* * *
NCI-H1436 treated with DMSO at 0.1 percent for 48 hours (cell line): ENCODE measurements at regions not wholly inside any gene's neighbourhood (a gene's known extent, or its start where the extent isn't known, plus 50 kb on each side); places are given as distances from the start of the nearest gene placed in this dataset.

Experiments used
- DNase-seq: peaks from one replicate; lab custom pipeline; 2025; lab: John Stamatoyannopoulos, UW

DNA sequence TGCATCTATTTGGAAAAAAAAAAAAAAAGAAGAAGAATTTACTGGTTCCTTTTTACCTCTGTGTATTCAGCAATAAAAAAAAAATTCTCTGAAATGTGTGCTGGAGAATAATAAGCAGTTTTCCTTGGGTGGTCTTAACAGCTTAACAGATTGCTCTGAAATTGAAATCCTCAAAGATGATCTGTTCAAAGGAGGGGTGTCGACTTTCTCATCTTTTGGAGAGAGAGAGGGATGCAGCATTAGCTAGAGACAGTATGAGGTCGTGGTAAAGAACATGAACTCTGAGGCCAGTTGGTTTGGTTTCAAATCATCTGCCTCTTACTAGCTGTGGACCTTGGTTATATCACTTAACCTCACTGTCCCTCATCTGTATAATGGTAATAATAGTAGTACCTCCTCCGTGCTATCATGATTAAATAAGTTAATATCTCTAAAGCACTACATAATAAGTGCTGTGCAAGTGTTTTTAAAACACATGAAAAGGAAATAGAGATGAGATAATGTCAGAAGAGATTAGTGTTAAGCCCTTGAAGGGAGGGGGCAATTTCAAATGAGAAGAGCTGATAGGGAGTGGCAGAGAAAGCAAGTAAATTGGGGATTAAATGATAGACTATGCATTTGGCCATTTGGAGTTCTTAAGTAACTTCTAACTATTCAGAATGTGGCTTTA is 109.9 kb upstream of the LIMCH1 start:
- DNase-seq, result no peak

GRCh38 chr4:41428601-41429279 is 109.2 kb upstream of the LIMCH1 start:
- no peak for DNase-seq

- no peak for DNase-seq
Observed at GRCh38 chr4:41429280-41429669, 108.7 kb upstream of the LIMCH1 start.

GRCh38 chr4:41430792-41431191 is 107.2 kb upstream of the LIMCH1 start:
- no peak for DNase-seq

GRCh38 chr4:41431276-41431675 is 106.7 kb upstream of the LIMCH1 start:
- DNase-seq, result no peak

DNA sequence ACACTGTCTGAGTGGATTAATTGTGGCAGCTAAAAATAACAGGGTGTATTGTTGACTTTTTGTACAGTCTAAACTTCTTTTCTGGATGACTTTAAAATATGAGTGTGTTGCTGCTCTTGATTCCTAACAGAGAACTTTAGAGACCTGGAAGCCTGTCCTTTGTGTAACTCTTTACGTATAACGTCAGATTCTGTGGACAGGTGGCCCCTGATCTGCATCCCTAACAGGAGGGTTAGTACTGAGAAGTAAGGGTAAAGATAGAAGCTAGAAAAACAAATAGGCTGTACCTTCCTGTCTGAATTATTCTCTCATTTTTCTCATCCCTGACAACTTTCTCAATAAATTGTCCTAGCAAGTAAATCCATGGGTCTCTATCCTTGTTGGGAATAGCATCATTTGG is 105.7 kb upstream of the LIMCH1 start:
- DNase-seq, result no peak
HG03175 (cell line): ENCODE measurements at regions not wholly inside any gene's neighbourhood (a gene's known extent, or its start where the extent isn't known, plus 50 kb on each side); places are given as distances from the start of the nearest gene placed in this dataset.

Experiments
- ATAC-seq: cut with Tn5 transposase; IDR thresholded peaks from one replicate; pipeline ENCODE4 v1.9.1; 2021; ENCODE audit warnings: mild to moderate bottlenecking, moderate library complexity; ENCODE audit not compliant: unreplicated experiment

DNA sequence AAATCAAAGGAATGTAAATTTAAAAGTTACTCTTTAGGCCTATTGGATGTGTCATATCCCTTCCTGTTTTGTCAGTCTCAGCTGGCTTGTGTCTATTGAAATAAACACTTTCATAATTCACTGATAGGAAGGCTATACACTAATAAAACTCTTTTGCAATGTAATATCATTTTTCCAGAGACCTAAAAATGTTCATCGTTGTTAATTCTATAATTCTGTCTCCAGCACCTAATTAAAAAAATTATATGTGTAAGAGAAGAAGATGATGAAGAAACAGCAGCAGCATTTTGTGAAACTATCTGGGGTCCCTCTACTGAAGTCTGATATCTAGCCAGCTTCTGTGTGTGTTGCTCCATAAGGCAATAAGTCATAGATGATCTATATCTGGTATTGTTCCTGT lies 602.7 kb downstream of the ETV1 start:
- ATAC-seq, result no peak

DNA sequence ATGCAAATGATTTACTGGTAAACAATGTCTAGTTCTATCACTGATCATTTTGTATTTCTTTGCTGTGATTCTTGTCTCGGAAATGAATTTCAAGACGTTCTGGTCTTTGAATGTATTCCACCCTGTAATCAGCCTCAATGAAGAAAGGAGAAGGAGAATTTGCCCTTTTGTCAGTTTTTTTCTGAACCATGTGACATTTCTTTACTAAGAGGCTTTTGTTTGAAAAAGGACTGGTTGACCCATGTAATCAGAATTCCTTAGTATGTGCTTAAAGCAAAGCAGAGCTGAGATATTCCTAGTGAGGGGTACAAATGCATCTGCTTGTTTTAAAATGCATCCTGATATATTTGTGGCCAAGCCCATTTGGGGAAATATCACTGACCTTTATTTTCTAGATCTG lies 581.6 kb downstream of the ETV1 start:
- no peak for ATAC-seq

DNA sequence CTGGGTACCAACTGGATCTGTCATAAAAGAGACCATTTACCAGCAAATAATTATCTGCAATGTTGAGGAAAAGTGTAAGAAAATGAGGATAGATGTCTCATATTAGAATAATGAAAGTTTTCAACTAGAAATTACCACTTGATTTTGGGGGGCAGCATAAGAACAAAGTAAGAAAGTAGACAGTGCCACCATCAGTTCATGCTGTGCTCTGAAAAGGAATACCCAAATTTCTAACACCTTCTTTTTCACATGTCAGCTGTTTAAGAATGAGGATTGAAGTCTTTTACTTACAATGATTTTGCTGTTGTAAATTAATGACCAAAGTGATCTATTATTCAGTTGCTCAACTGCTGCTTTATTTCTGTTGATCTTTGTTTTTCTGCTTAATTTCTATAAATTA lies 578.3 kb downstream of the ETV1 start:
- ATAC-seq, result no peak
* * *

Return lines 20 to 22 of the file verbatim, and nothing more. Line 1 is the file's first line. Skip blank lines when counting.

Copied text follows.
- ATAC-seq, result no peak

DNA sequence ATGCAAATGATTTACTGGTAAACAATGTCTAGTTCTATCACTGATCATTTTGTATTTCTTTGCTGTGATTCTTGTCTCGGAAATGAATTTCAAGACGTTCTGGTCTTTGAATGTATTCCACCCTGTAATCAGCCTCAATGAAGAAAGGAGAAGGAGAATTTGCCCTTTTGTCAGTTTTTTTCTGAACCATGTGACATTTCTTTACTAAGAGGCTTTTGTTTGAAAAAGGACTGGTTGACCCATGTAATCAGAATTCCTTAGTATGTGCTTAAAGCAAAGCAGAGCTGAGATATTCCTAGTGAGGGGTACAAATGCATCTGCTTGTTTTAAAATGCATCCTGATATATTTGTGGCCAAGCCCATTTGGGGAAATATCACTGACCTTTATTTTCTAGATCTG lies 581.6 kb downstream of the ETV1 start:
- no peak for ATAC-seq